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Impacts of War Between Russia and Ukraine Felt in Thailand

Thailand, Southeast Asia’s second-largest economy and one of the region’s most impacted during the pandemic, is feeling the economic impacts of war between Russia and Ukraine in key industries.

Vietnam, like Thailand, is suffering the economic impacts of war between Russia and Ukraine.

Getting Thai fresh fruits and vegetables onto Russian store shelves has become nearly hard for Bangkok-based exporter Peyton Enloe.

Russian customers are cutting back on frills as the rouble’s value falls to record lows. Not only that, but the Aeroflot jets on which Enloe relies to deliver his products are running out of room as flights load up with Russian tourists who are cutting their vacation short.

Impacts of War Between Russia and Ukraine Felt in Thailand

“We’ve basically lost market access to Russia,” said Enloe, managing director of Purithai Vegetables, which supplies fresh and frozen produce to Europe, America, and Russia.

“My Russian customers told me people don’t have money to even buy the basics, let alone ‘exotic’ produce like mangos, durians, rambutans.”

The Russian economy is being hammered by sanctions imposed by the West in response to Russian President Vladimir Putin’s invasion of Ukraine.

However, as the economic turmoil spreads around the globe, the prognosis for Asia has also taken a dramatically negative turn.

The region’s fragile post-pandemic recoveries have been called into question as oil prices approach $140 per barrel, threatening a new round of rising inflation and supply chain constraints – challenging governments that have already spent heavily during the pandemic to find additional resources to protect their populations from rising costs. Analysts predict that oil prices will climb even more after President Joe Biden issued an embargo on Russian oil, gas, and coal imports on Tuesday.

Putin’s military operation in Ukraine has hindered the movement of commodities between continents, with major shipping companies such as Maersk and CMA CGM saying that they will no longer use Russian ports. Asia’s greatest economies also rely on imported oil and gas, of which Russia is the world’s third and second-largest supplier, rendering them vulnerable to rising energy prices.

“Asia will not be impacted as much as Russia or Europe,” Tommy Wu of Oxford Economics in Hong Kong told the media. “But higher global energy prices and slower global trade will weigh on Asia’s recovery, notably for countries that rely heavily on oil imports such as Japan, South Korea and India.”

For China, which has refused to censure or penalize Russia, any protracted drag on global development caused by the conflict is bad news, even if Beijing increases economic cooperation with a more friendless Moscow.

“As Russia becomes increasingly isolated, it will lean more heavily on China as a trading partner,” Julian Evans-Pritchard, senior China economist at Capital Economics, said in a conference last week.

“That will present some opportunities for Chinese firms to take market share from western suppliers and to buy energy at a discount. But any such gains will be small when set against the cost to China of higher commodity prices and the dent that those price rises have put in real consumer incomes in China’s major export markets.”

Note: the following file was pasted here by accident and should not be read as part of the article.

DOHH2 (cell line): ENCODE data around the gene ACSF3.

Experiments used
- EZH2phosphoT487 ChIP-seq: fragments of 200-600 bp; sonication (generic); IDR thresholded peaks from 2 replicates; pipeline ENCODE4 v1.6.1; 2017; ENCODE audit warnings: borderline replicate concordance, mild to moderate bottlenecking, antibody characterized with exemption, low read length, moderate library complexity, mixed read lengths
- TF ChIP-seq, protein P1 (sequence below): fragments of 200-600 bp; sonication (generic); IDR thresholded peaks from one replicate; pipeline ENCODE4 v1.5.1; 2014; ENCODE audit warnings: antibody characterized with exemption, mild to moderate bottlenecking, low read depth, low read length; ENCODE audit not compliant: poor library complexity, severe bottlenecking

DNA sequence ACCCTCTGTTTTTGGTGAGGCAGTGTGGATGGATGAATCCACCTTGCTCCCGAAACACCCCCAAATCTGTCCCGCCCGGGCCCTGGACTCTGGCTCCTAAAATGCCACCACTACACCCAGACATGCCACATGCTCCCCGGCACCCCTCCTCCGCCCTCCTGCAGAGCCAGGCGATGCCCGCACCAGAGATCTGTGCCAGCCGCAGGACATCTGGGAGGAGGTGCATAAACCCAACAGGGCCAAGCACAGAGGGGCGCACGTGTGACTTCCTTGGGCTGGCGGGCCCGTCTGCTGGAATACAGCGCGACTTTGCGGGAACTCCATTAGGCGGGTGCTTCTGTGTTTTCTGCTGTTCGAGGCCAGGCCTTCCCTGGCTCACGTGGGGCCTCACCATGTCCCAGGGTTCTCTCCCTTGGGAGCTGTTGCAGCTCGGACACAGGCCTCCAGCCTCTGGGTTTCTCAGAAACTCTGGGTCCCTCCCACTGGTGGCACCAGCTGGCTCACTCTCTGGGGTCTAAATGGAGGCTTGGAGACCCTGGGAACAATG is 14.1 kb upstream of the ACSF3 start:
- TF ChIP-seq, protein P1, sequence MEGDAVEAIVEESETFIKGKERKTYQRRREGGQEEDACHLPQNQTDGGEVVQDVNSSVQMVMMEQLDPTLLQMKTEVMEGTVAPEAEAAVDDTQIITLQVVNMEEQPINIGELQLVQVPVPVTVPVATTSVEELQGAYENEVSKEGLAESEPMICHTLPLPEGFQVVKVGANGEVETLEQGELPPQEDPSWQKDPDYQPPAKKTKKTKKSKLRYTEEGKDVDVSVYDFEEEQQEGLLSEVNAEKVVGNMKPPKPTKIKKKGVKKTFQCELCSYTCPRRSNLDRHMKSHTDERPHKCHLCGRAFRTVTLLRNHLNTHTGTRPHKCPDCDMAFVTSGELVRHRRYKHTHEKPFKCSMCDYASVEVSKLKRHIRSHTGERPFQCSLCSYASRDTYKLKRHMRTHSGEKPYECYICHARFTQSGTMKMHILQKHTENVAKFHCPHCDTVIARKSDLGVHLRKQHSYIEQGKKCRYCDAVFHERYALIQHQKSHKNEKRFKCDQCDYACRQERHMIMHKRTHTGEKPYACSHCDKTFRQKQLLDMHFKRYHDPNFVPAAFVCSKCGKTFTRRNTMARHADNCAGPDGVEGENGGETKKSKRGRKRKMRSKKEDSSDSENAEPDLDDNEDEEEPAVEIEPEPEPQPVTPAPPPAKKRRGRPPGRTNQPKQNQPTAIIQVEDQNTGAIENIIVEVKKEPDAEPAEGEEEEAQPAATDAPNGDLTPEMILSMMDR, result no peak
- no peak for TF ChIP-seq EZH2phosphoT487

Thailand, Southeast Asia’s second-largest economy and one of the region’s most impacted during the pandemic, is feeling the economic impacts of war between Russia and Ukraine in key industries.

Despite the fact that Russia accounts for only 1% of Thai exports, companies doing business in the country are experiencing severe supply chain interruptions.

Flying fresh farm food to Russia and Europe is critical for Enloe, an American who has been working in Thai agricultural firms for over a decade.

“Aeroflot has been banned from most European countries already,” he said. “In the long term, that will be a problem.”

Russia has also been the greatest supplier of travelers to the kingdom as it strives to relaunch its tourism sector following a two-year hiatus due to the epidemic.

Since the attacks, many Russians have had to cancel vacations in the country in order to handle business or other matters at home, or because the rouble’s fall rendered their stay 30 percent more costly overnight.

Impacts of War Between Russia and Ukraine Felt in Thailand

Those who remain in Russia and desire to go have difficulty in paying for their journeys after Russian banks were shut off from the SWIFT international payments system.

In the midst of the economic turmoil, Thailand’s Prime Minister Prayuth Chan-O-Cha has appealed to the population for patience.

“We’re discussing measures to freeze the price of petrol. But we can’t just help everyone,” he told the media last March 1. “As you know the government doesn’t really have money so you should understand us.”

Small shippers at Thailand’s Leam Chabang port are already requesting an oil surcharge of nearly 4% from freight customers, according to one European firm that spoke to Al Jazeera on the condition of anonymity, with those costs likely to be quickly passed on to consumers who have been having problems with months of rising prices.

Thailand’s Commerce Ministry stated on Friday that inflation in February reached 5.28 percent, the highest rate in 13 years and much beyond projections.

Analysts predict that the crisis in Ukraine would derail aspirations for a quick economic rebound in 2022.

“We’re going to feel the pain deep into this year and most likely into the next,” Chaichan Chareonsuk, chairman of the Thai National Shippers Council, told the media. “The geopolitical situation, global inflation, the pandemic – Thailand still has a high number of cases – and freight costs are still very high. All of that is certain to damage our growth.”

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